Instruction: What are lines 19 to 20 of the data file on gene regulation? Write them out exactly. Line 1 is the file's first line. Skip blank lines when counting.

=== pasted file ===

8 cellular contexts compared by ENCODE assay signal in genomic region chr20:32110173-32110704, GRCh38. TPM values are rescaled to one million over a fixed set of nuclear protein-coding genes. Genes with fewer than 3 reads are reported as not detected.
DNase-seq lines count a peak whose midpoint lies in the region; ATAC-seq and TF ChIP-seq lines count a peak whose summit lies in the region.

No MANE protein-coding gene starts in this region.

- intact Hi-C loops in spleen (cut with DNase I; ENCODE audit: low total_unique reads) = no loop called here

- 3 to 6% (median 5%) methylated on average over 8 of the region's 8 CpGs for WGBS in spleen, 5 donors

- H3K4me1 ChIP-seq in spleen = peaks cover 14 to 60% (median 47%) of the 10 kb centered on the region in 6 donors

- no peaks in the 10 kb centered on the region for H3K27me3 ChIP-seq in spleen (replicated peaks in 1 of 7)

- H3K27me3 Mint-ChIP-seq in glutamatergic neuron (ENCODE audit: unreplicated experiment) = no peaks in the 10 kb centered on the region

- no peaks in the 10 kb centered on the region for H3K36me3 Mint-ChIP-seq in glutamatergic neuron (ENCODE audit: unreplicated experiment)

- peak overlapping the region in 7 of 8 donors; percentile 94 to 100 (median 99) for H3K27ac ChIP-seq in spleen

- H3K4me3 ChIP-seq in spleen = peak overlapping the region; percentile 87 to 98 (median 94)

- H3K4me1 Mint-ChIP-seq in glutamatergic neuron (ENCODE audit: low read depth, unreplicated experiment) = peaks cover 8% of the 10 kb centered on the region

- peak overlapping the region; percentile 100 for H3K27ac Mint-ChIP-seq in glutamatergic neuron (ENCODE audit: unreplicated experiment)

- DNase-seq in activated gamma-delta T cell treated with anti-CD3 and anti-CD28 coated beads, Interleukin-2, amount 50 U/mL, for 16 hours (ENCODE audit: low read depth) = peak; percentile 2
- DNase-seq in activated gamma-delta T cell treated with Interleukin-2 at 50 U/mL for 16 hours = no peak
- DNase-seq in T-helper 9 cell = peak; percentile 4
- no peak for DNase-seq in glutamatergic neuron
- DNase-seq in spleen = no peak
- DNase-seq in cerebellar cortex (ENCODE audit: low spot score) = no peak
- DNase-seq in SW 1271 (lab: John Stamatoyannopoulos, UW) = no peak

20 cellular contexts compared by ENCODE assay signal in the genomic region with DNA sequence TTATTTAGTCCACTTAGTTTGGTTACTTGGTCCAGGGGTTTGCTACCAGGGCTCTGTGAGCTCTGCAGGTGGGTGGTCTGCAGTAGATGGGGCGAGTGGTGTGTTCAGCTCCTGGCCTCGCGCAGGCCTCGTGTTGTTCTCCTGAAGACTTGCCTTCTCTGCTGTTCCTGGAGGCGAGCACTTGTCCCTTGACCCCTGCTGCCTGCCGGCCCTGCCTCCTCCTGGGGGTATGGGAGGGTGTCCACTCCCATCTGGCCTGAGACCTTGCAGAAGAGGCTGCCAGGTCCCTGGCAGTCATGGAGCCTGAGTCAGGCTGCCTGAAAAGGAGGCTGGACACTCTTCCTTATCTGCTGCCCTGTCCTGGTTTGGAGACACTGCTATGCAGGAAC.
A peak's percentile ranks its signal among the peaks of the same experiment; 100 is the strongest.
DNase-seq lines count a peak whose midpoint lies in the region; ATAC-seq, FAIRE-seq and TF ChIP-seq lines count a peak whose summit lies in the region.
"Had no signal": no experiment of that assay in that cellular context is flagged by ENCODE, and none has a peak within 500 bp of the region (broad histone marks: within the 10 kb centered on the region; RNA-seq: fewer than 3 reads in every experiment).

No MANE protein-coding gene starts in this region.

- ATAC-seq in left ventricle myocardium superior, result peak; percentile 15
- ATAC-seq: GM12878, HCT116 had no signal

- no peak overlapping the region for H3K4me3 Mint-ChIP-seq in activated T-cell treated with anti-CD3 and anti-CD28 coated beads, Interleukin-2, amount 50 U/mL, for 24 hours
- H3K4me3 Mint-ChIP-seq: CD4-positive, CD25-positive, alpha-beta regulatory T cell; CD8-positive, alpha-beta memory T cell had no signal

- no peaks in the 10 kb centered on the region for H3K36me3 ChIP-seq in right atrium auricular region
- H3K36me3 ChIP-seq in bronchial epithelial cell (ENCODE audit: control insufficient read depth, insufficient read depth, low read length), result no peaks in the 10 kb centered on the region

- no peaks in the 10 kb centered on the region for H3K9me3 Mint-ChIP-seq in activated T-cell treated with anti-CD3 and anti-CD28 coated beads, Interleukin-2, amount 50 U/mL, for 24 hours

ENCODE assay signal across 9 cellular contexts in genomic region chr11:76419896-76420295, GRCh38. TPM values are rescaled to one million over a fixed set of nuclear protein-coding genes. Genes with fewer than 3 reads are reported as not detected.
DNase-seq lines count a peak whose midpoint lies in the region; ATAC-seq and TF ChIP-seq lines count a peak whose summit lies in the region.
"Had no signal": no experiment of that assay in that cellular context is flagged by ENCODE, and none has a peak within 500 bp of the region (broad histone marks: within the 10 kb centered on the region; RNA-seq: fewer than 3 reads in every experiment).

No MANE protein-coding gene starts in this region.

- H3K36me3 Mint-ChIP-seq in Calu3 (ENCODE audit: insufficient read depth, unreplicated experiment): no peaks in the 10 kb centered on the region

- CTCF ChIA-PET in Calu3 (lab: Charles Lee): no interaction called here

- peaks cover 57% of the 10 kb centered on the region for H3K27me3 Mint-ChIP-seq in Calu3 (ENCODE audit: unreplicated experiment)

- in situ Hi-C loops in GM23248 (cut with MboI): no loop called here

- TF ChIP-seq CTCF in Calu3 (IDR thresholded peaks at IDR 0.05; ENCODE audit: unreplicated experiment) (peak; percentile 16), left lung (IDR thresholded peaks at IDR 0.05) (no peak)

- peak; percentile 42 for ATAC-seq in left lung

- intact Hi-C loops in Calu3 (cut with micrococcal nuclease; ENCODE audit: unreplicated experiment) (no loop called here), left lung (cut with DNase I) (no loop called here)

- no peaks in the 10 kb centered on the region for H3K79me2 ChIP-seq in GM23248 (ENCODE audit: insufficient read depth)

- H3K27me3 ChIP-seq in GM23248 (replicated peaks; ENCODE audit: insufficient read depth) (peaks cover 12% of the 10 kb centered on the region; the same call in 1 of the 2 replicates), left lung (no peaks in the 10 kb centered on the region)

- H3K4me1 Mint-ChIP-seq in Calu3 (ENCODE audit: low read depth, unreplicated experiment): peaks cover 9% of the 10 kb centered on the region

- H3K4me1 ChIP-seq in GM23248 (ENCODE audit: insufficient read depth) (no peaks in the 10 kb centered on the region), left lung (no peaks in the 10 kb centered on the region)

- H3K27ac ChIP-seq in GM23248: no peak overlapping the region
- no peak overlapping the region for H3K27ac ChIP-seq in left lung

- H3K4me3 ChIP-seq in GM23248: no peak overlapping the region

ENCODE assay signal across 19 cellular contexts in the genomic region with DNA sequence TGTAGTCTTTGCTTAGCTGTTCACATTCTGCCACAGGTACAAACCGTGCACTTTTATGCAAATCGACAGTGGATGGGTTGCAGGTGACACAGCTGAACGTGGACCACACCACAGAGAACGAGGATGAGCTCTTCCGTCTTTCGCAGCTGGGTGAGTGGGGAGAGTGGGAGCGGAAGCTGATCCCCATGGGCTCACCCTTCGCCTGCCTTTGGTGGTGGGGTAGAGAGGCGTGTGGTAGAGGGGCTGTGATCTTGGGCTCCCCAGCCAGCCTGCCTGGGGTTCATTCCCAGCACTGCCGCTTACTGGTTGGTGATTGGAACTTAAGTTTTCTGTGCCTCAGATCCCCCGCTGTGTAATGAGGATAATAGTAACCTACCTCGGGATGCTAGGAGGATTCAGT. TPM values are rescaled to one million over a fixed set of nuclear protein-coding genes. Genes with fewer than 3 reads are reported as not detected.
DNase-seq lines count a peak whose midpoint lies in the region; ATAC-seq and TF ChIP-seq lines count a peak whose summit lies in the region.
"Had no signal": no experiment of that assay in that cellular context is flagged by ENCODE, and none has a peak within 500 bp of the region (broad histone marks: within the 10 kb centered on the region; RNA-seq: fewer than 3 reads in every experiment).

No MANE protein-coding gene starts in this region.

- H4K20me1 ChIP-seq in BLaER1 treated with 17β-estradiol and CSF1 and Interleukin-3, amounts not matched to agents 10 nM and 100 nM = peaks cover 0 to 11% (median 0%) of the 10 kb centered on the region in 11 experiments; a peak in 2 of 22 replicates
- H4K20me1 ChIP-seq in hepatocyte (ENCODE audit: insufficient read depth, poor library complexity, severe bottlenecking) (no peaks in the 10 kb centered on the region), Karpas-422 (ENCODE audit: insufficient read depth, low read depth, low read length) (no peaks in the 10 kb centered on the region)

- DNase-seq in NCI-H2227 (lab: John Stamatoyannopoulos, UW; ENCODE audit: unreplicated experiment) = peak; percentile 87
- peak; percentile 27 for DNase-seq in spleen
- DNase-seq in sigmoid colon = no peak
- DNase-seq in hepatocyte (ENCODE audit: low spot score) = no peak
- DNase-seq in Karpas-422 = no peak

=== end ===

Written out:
- DNase-seq in cerebellar cortex (ENCODE audit: low spot score) = no peak
- DNase-seq in SW 1271 (lab: John Stamatoyannopoulos, UW) = no peak